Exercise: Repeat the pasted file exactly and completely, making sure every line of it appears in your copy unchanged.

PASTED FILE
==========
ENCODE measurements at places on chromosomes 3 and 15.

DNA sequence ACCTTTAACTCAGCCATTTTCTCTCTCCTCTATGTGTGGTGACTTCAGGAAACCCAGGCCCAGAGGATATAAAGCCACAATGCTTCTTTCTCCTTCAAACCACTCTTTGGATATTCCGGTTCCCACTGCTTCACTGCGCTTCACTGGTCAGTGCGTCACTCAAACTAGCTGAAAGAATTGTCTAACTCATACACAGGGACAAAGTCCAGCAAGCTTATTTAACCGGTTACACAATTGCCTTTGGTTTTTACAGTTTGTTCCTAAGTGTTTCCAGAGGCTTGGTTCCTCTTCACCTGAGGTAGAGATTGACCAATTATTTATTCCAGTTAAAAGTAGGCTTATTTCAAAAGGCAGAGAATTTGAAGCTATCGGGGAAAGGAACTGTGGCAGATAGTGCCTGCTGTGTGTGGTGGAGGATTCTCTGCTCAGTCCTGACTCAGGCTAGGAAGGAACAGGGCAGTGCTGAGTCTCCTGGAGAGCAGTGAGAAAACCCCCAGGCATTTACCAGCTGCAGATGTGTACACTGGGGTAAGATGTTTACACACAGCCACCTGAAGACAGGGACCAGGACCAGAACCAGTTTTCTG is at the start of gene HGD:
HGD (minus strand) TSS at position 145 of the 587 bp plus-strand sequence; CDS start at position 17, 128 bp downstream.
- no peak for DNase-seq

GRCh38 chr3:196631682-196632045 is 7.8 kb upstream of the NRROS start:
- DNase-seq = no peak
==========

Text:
ENCODE measurements at places on chromosomes 3 and 15.

DNA sequence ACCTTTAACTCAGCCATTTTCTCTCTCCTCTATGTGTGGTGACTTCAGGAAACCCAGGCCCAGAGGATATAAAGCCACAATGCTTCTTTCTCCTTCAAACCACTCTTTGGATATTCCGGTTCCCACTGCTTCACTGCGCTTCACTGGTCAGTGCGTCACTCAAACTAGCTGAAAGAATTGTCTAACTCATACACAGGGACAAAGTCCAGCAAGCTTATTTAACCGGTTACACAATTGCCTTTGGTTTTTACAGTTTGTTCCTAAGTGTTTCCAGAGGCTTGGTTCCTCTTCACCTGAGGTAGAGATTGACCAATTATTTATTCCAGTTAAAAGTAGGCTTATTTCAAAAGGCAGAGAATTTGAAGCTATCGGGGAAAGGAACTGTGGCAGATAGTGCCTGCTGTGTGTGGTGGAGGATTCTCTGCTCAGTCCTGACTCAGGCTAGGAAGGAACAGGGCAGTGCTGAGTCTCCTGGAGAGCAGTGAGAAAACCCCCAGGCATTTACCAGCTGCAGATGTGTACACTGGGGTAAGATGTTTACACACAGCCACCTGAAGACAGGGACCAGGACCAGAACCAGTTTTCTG is at the start of gene HGD:
HGD (minus strand) TSS at position 145 of the 587 bp plus-strand sequence; CDS start at position 17, 128 bp downstream.
- no peak for DNase-seq

GRCh38 chr3:196631682-196632045 is 7.8 kb upstream of the NRROS start:
- DNase-seq = no peak